#FiveDesiFaves: Jini Reddy on her favorite desi travel and place books

Desi Books Ep 10 w/ Jini Reddy & Pragya Agarwal Desi Books

(available at Anchor.fm, Spotify, Soundcloud, Apple Podcasts, Castbox, Google Podcasts, Stitcher, TuneIn, Breaker, Pocket Casts, RadioPublic, Overcast)

Hello and welcome to Episode 10 of DesiBooks—news and views about desi literature from the world over. I’m your host, Jenny Bhatt. Thank you for tuning in.

In today’s episode, in addition to the usual roundup of new notable desi books, short stories, poems, essays, interviews, awards, and more, we have Dr. Pragya Agarwal sharing her book, Sway, which is out in the US this month, in #DesiBooksGiveaway. And we have Jini Reddy, who also has a new book out called Wanderland, discussing her #FiveDesiFaves.

Before we get going, a few words on something making big news in the publishing world. Over the last few days, the twitter hashtag #PublishingPaidMe has revealed a lot about the inequities in the publishing world between white and non-white writers. While it was started by a black writer to focus on how black authors get shut out or underpaid in the industry, and I don’t want to derail that important conversation, it’s important to note that desi writers have also had a good amount of discrimination come our way. Pretty much every desi writer I’ve spoken with has painful stories about rejections from agents and publishers for their works on very flimsy grounds. I’ll leave it there for now except to simply say that we need to continue supporting desi writers of all stripes. Especially in today’s climate, when it’s very difficult to market and promote books in traditional ways unless you happen to have a big publisher placing a big bet on you. By supporting our fellow desi writers, we can create a rising tide that will, eventually, lift all boats. I firmly believe that it is the only sustainable way. This podcast is one small way I try to spotlight desi writers who need to be paid attention.

Onwards then.



You can find all the titles mentioned in this “New Books” segment at bookshop.org, which benefits local, independent booksellers directly. Go to bookshop.org/lists/desi-books-2020. This is a US-based site so my apologies to non-US listeners.

1) Jaswinder Bolina’s book, Of Color, will be released at the end of this month. It’s a debut essay collection from an award-winning poet. Focusing on immigration, assimilation, class, race, and more, Bolina opens up about the academic world, the literary world, and more.

2) Ameera Patel’s novel, Outside the Lines, is a family drama set in Johannesburg, South Africa. It’s also a crime thriller and a black comedy focusing on race, religion, and class issues.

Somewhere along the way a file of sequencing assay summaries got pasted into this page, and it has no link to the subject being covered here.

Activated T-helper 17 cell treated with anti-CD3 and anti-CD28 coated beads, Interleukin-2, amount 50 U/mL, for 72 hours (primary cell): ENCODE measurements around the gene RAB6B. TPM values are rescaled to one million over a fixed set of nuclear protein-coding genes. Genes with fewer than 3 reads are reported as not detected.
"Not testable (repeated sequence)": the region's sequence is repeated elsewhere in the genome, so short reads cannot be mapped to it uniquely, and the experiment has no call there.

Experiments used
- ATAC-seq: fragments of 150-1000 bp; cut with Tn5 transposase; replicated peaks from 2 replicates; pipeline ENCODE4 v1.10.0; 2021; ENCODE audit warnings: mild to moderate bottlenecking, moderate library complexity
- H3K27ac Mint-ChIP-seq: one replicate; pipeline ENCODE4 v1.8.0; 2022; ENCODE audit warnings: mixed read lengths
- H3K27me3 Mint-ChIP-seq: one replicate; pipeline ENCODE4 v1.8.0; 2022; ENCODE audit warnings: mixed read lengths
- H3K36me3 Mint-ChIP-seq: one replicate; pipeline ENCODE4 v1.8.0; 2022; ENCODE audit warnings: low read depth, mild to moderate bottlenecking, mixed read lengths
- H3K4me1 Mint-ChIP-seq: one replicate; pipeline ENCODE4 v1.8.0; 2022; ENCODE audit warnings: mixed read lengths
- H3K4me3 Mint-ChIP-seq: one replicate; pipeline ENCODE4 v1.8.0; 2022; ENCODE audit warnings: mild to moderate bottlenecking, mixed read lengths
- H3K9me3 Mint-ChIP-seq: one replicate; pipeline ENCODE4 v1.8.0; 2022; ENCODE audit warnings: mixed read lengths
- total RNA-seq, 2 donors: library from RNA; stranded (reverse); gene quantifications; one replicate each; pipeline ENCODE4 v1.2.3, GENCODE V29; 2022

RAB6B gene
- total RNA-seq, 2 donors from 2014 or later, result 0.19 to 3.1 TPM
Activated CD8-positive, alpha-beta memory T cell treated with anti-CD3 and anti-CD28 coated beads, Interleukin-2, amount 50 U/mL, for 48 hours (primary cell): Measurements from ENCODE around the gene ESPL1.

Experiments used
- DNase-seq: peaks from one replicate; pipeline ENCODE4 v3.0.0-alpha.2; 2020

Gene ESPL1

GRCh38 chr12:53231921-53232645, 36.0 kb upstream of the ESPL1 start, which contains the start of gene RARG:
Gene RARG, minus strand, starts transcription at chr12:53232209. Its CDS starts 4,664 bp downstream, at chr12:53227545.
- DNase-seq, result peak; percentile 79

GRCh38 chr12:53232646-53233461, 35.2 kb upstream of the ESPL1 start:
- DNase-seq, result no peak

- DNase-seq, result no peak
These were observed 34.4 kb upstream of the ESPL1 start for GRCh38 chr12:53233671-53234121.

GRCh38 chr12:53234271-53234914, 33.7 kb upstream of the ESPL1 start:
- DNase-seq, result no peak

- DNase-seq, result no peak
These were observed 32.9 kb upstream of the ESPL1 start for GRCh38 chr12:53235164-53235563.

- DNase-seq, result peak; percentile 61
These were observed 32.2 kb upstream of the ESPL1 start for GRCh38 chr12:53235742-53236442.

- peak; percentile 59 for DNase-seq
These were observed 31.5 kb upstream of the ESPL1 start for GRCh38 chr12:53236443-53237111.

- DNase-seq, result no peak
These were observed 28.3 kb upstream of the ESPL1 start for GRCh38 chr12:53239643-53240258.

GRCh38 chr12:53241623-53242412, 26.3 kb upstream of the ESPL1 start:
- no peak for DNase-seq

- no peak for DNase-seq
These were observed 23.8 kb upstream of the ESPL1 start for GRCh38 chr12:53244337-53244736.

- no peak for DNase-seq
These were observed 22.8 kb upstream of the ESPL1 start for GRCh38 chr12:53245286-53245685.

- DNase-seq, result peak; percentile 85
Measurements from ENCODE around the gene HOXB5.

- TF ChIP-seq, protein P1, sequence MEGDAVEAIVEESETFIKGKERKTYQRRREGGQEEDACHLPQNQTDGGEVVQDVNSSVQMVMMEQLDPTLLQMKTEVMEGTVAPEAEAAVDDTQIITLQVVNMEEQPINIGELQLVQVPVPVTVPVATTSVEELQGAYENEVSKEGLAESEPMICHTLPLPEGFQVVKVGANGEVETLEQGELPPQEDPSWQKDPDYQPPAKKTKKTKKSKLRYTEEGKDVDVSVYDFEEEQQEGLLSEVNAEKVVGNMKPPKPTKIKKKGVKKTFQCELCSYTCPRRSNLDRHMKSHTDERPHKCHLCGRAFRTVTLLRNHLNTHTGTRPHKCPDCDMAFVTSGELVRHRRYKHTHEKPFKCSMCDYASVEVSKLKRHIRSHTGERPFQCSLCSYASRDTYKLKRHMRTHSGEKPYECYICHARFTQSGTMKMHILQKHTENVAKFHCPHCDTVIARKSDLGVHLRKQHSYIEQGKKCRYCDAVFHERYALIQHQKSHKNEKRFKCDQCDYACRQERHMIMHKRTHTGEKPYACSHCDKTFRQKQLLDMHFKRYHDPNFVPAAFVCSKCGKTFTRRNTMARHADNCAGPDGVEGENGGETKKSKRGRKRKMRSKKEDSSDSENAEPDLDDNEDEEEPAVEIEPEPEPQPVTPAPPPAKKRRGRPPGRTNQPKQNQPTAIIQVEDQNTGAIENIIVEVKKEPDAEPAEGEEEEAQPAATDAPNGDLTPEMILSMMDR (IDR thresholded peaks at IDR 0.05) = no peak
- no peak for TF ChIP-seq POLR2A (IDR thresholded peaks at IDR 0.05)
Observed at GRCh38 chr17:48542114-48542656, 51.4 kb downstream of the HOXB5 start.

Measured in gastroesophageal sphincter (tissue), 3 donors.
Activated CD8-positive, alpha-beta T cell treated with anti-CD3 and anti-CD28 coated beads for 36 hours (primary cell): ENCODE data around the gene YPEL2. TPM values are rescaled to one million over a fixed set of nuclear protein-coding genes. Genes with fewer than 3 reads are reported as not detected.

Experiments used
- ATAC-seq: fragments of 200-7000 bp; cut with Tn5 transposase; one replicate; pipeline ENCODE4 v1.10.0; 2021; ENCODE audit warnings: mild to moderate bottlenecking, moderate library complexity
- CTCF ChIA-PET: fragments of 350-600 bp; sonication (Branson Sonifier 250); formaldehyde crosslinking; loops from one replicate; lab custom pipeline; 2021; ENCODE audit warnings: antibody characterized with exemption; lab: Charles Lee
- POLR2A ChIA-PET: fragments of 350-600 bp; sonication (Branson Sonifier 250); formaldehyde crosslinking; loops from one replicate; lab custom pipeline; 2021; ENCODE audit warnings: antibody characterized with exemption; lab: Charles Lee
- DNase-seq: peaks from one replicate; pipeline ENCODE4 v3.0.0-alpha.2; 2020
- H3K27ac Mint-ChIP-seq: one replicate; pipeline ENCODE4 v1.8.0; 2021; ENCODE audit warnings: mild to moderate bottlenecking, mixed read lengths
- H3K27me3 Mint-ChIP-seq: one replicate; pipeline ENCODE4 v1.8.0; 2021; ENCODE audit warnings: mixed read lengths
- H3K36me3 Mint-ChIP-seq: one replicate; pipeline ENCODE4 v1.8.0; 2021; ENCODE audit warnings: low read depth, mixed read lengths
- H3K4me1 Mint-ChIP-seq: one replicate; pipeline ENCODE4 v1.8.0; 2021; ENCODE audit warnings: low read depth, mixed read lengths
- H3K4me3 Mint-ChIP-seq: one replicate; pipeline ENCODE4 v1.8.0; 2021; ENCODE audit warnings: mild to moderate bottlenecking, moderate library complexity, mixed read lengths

3) Jayati Gupta has a new book out later this month titled Travel Culture, Travel Writing and Bengali Women, 1870–1940. It’s about the personal histories of Bengali women of different castes, classes, and ages venturing out in colonial India to travel across India, Japan, and the West.



Here are some new notable poems, stories, and essays from literary magazines and websites. I know I’m not getting them all so, if you know of new stories, poems, or essays published online by South Asian writers, please share them by tagging the @desibooks twitter account. You can also email links to hellodesibooks@gmail.com. Thank you.

1) I found this on the website of the auctioneer, Christie’s. Of all places. Indian and Islamic art specialist, Behnaz Atighi Moghaddam, writes an essay about these beautiful 17th century Pahari paintings of Radha-Krishna based on the epic poem, Rasikapriya, by the medieval Indian court poet, Keshavadas. He’s known as the founder of the ritikavya style of poetry.

2) There’s a lovely sort of graphic essay by Sumil and Nirja Desai at GitHub where they trace the incredible journey of the historic Kohinoor diamond.

3) Elen Turner lists some of the best contemporary writing we should pay attention to from Nepal at The Literary Hub.

4) Saif Mahmood writes a moving eulogy to Asif Farrukhi, the noted Pakistani writer, translator, and editor at Scroll.in.

5) Sohini Chattopadhyay writes a critical piece about the whys and wherefores of the heroism of servants or domestic workers in Hindi movies. This essay appeared in The Hindu’s Sunday Magazine.

6) Priya Krishna writes an essay at The New York Times about the Sikh tradition of langar and how it’s helping to feed crowds in the pandemic in the US.

7) Chaya Nautiyal Murali writes at Barely South Review about her journey to pediatric genetics with musings on fate, suffering, and karma.

8) Ananya Kanai Shah writes a critical piece at Ploughshares about the musicality of language in a novel by Rabih Alameddine called The Hakawati.